These low spots are super shallow and will be filled in with the next coat of primer.

Click on this picture and check out the results.  Do you think the next coat of primer will fix the low spots or do you think they need a little Bondo?  It might be a combination of both. 

The front is turning out very nice.  The raised center section may require a little Bondo.

Nothing major back here.  The next coat of primer should fix these imperfections.

There is a lot left to do including the door jambs, drip rails, hood jamb, window jambs, and everything below the center line.  When we are done we will shoot fresh primer on the whole car again followed by more Guide Coat.  We will continue this process until all the surfaces are flat and all the fiberglass has primer so expect several postings about guide coating.  One thing for sure is the results are already pretty awesome.

Thanks for watching.

Saturday, January 7, 2012

Paint - Primer - Fresh for the New Year

While waiting for warmer weather I managed to find another half dozen areas to repair.  None of them were in dire need but I decided to fix them anyway.  This one is the right front blinker housing and it had a few hair line cracks on its face.  The cracks would have been covered by a gasket but I fixed it anyway.

The repair turned out fine.

There is a lot to see in the next few pictures.  Check out the body work that's been done over the last couple months.  How about that paint booth?  Masking the wheel wells and engine compartment took a few hours longer than I thought.  Masking requires a skill that I don't have (yet).  These are hi-def pictures so be sure to click each picture to see the detail.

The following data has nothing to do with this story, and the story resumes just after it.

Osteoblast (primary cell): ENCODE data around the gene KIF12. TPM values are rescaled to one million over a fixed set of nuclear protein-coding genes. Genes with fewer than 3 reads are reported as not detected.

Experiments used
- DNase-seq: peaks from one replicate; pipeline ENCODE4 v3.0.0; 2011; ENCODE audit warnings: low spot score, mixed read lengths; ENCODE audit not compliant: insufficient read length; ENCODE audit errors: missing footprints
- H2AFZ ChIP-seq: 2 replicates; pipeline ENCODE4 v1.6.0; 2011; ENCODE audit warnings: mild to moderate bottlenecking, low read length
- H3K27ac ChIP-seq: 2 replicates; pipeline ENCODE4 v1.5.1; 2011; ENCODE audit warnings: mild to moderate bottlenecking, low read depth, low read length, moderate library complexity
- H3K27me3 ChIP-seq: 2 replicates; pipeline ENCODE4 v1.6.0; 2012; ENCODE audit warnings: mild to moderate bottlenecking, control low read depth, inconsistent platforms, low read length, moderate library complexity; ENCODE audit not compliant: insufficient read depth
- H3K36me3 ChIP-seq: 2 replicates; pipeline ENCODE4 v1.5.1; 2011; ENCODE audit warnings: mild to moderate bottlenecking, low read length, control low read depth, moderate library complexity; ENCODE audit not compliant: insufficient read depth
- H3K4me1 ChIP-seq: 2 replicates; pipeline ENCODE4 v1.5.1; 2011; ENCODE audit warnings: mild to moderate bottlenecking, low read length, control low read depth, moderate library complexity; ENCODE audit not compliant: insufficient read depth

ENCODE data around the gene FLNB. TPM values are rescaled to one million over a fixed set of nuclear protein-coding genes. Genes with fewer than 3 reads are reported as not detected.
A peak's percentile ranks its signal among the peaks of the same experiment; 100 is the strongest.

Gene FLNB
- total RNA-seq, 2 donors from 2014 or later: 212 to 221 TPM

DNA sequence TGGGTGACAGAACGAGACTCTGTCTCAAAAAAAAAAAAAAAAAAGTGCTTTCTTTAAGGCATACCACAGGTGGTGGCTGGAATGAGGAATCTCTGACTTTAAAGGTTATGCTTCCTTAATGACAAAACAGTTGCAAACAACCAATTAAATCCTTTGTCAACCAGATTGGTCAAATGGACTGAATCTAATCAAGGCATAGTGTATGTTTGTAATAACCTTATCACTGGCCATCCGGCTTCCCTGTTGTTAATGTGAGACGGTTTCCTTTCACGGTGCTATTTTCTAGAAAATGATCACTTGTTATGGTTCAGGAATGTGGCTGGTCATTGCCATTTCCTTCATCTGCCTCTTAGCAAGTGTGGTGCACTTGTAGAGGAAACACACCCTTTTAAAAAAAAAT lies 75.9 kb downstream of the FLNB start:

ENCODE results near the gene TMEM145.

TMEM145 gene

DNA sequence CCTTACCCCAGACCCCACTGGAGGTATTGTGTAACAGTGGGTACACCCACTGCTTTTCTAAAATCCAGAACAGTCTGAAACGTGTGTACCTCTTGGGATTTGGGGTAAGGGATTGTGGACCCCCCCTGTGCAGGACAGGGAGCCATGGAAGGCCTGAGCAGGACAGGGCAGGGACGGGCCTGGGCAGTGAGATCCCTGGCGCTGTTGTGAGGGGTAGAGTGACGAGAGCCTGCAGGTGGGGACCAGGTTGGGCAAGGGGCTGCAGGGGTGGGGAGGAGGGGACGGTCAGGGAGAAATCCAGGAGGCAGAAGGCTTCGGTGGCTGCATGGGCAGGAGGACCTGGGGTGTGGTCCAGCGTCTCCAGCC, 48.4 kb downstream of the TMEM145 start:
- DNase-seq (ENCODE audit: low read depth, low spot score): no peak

The entire car was sanded one more time to remove oils and other contaminants.

It was then wiped down with a post sanding solution to insure good adhesion.

House of Kolor 2 part epoxy primer was used..

Two heavy coats equalled about a half gallon of paint.

The garage will be kept at 70 degrees for at least 24 hours.

The plastic has an electrostatic charge and it attracted the over spray like a magnet.  The primer looks great and the make shift paint booth worked perfect.

Gerri took this picture after I was all done and said I had to post it.  XL paint suits are not as roomy as they use to be.

With the new year I thought I'd add a picture to help us remember where we started.  This is our car in Hawaii in 2009 being loaded into a shipping container.  Dennis S., the previous owner, is at the wheel.  Aloha Dennis!

Next up will be Guide Coating 101.  Bet you can't wait!